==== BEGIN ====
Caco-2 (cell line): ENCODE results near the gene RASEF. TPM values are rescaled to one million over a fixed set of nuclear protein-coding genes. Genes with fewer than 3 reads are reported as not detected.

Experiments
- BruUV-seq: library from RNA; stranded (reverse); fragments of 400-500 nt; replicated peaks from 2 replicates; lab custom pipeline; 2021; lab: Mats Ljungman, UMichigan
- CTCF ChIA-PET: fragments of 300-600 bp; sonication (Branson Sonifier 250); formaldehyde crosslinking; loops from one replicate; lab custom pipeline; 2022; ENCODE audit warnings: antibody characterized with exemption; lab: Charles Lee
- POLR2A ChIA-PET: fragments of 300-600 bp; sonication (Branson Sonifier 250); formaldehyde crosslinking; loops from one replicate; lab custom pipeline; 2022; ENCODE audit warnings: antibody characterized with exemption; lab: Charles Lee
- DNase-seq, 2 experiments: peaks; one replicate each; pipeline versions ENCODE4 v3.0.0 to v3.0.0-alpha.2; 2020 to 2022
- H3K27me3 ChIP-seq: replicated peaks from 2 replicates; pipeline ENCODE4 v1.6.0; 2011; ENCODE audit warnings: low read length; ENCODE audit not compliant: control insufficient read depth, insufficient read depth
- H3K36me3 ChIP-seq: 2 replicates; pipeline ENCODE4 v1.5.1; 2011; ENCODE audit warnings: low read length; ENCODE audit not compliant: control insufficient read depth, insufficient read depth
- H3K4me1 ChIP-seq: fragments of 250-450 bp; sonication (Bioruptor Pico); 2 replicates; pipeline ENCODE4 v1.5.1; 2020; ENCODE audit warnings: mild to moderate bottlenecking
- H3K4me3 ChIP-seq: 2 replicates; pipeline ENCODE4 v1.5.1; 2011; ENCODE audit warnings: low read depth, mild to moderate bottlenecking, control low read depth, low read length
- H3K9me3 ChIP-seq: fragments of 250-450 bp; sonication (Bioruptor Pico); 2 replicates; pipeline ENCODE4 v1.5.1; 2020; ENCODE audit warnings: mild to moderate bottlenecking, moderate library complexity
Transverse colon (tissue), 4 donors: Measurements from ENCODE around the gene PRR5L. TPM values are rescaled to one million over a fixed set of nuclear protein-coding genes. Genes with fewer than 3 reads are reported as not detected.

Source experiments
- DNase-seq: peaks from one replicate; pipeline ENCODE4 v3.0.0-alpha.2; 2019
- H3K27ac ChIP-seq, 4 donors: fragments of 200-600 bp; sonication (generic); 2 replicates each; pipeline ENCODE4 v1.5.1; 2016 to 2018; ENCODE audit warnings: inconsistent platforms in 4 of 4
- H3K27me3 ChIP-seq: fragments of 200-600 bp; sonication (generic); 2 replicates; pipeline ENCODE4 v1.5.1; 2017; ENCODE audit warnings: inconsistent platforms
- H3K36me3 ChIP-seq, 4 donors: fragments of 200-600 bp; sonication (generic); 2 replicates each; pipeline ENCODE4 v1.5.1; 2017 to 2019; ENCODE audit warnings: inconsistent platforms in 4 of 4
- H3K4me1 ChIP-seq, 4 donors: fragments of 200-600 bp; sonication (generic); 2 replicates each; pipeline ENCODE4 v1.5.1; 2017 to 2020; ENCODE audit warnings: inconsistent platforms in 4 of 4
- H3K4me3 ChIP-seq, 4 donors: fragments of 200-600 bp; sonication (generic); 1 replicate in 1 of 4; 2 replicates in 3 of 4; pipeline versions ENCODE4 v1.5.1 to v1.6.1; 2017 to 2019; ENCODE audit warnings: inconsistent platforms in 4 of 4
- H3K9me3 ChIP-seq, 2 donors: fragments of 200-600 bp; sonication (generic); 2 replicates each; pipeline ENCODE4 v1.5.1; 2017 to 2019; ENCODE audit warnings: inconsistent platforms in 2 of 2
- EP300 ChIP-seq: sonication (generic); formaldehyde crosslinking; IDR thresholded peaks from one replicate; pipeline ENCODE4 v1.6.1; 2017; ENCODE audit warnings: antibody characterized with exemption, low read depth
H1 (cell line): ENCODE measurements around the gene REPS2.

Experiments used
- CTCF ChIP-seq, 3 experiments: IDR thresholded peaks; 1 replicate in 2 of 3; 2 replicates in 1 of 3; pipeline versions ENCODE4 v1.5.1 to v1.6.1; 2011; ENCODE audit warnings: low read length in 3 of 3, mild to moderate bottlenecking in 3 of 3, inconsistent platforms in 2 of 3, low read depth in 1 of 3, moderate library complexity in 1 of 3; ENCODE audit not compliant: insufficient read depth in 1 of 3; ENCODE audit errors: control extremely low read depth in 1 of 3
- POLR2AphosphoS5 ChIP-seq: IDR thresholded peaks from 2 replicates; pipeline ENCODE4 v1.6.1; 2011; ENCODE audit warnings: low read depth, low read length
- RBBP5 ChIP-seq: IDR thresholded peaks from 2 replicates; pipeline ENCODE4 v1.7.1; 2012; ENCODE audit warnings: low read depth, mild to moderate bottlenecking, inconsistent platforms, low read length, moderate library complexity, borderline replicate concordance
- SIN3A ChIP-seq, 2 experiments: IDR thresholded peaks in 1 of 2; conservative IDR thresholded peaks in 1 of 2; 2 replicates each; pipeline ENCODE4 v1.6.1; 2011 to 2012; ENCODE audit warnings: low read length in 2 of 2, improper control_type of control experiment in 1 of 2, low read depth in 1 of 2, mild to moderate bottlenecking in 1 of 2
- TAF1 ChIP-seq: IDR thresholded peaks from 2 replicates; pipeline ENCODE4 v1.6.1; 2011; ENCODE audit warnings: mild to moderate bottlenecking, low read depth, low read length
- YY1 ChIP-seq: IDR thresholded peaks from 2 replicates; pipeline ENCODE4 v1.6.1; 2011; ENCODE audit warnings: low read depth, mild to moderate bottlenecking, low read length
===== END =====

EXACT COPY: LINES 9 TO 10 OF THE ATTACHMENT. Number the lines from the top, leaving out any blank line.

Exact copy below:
- H3K4me1 ChIP-seq: fragments of 250-450 bp; sonication (Bioruptor Pico); 2 replicates; pipeline ENCODE4 v1.5.1; 2020; ENCODE audit warnings: mild to moderate bottlenecking
- H3K4me3 ChIP-seq: 2 replicates; pipeline ENCODE4 v1.5.1; 2011; ENCODE audit warnings: low read depth, mild to moderate bottlenecking, control low read depth, low read length